Why loonie, not legislators, may be No. 1 force in B.C. economy

Government has played limited role in job creation while low dollar drives exports, says Business Council of BC’s Jock Finlayson

For more than two years British Columbians have been enjoying job growth best described as “unusually robust,” according to economist Jock Finlayson. While 2013 and 2014 were fairly anemic years, the West Coast – or, perhaps more accurately, the Lower Mainland – has since been buoyed by a white-hot real estate sector and the dollar’s decline.

“Overall job creation is going to slow down,” said Finlayson, executive vice-president and chief policy officer at the Business Council of British Columbia (BCBC).

“We’ve been seeing job growth of 3%-plus, which is extremely brisk for a mature economy like B.C. The Lower Mainland has been closer to 5%. Those numbers are unsustainable in our view.”

Since the last provincial election in 2013, one of B.C.’s fastest-rising sectors has been manufacturing, which has grown at an annual rate of 4%.

Forestry, mining, and oil and gas have experienced an annual gain of 2.9%. And the culture and recreation sector has risen at an annual rate of 5.7%. Most of that growth comes courtesy of the 28% average annual increase in employment in the film and TV industry, according to the BCBC.

While the service sector has had just 1.6% growth, it accounts for 80% of all jobs in the province. Despite its more modest growth rate, it has generated 86,000 new jobs since 2013 – more than any other sector.

Overall, the Lower Mainland has added 120,000 jobs since the last provincial election. But B.C.’s net gain has been 114,000 jobs, meaning that the rest of the province has lost jobs over the past four years.

“I don’t think anyone would be surprised, [given] a global economic downturn in commodity prices, that the regions of the province that are heavily reliant on our natural resource industries are going to feel that impact,” B.C. Jobs, Tourism and Skills Training Minister Shirley Bond told Business in Vancouver.

She said the province has been putting together export pilot projects in rural regions in an attempt to “buffer” regional economies outside the Lower Mainland from global economic downturns.

“While we expect some moderation, we’re going to continue to build our export market looking at partners like India and Japan and others,” Bond said.

“We’re also looking at greater diversification. One of the goals of our refreshed jobs plan is we want the most diverse economy in Canada by 2022.”

BC NDP labour critic Shane Simpson said that while global markets have experienced a bump in the price of metallurgical coal, other commodities like copper have not yet fully recovered.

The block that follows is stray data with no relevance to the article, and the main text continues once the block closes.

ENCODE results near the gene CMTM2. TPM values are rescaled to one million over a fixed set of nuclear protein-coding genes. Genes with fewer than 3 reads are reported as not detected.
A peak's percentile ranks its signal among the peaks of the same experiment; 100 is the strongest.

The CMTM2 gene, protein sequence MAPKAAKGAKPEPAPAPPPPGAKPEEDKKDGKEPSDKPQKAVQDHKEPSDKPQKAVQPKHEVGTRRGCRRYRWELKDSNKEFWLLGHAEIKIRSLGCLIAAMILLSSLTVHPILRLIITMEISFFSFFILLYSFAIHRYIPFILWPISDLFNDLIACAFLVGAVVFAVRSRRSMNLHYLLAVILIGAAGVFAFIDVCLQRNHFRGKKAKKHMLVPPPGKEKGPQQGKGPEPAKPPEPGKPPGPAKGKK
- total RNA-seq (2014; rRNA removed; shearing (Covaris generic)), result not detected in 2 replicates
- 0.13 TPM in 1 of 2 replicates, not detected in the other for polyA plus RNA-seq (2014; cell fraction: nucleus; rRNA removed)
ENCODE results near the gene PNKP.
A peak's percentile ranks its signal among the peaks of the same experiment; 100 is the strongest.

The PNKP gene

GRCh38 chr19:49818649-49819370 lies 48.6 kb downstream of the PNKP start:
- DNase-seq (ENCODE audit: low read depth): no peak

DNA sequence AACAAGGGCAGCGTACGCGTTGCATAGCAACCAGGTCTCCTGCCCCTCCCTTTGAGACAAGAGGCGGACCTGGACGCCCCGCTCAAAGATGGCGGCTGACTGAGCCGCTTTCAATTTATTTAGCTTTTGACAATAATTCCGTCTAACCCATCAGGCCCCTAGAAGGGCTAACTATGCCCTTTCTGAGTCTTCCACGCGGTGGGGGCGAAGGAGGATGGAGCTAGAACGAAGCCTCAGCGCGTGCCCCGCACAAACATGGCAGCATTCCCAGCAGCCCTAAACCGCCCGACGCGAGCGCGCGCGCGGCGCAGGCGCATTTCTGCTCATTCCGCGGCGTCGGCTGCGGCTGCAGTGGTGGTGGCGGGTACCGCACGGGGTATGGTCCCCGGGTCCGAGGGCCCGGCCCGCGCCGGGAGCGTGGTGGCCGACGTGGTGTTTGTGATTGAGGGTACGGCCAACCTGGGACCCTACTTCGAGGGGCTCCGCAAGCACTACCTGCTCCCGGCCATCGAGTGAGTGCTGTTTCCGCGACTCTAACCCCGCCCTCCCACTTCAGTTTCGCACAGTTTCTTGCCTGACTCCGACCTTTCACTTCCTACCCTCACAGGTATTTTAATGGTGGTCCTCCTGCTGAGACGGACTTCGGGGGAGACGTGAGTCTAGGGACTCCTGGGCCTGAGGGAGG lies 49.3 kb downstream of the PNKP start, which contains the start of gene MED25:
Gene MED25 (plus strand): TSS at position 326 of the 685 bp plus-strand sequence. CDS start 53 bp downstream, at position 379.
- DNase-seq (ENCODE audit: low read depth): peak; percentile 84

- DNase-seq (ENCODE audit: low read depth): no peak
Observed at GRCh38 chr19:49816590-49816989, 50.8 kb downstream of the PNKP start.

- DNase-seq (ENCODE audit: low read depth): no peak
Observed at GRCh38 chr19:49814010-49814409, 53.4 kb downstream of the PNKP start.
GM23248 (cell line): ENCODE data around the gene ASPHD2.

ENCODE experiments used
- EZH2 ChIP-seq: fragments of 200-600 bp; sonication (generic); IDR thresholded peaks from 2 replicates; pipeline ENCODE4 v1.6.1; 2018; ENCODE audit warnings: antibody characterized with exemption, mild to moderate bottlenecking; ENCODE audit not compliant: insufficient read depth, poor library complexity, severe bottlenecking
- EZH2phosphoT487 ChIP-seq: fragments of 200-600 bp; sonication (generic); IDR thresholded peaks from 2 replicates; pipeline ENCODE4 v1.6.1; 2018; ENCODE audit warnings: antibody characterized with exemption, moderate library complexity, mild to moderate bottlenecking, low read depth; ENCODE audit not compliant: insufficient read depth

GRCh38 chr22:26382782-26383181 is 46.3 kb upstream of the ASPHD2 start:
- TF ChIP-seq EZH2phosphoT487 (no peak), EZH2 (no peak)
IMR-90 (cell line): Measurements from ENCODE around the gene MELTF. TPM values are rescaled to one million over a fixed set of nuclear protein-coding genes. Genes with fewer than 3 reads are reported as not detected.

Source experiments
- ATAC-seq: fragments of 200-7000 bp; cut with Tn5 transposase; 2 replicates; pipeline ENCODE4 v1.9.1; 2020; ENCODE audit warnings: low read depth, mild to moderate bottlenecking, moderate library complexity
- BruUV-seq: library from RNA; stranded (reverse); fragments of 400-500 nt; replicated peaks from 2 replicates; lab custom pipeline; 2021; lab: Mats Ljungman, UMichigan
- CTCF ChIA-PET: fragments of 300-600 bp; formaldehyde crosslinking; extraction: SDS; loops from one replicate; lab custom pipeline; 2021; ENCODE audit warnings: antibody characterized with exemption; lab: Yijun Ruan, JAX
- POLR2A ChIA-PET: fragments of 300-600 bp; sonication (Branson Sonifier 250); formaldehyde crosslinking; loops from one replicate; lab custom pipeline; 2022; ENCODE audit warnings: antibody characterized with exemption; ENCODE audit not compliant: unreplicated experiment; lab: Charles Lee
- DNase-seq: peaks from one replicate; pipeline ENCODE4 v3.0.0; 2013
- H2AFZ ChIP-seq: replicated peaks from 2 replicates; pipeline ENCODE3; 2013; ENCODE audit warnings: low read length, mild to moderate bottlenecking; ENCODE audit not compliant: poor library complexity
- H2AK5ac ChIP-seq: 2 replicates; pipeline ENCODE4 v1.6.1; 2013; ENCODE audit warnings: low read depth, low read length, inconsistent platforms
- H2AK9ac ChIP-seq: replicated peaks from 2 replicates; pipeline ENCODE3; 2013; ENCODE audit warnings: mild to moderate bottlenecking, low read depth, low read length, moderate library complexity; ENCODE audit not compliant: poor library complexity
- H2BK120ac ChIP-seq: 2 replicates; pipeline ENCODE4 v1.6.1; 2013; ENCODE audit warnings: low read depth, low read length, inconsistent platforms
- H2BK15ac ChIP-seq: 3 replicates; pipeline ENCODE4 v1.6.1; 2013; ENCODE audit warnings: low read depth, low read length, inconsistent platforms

His party is looking to forestry to help revitalize B.C.’s resource sector if the BC NDP forms government this spring.

“It may never look like the days of MacMillan Bloedel and Crown Zellerbach, but there is an industry to be had here,” Simpson said.

“It’s about innovation, engineered wood products, cross-laminated products, and trying to encourage and support investment to do the secondary manufacturing and the processing around that.”

Although B.C. has added more than 100,000 jobs since the last election, Simpson said too many are tied to the Lower Mainland’s real estate sector.

“It’s not good economics to put all your eggs in one basket,” he said, adding that the “vast majority” of B.C.’s job growth over the past four years has comprised low-paying service-sector jobs.

But Finlayson said that’s not an accurate reflection of what’s going on in the B.C. economy.

“When you hear the debate roll out … where the opposition will talk about [how] we don’t have enough good- quality jobs being created and the government will point to its B.C. jobs plan as the reason why we’ve had a solid job market – what all that ignores is the fact that in a preponderantly market economy, government’s effect on the job market is indirect more than direct,” he said, adding the province’s influence is confined to its fiscal, tax, trade, infrastructure, education and training policies.

Instead, Finlayson attributes much of B.C.’s job growth the past four years to the decline in the dollar’s value.

“Our analysis suggests that because of the particular industrial structure we have in B.C., that we probably are affected more than any other province in the country, other than perhaps P.E.I., by shifts in the exchange rate,” he said.

Furthermore, the tourism sector and the province’s two main ports, the Port of Vancouver and the Port of Prince Rupert, have all benefited from a lower dollar.

“Relatively few of the jobs that have been created in B.C. the last four years are directly attributable to actions or decisions by government,” Finlayson said.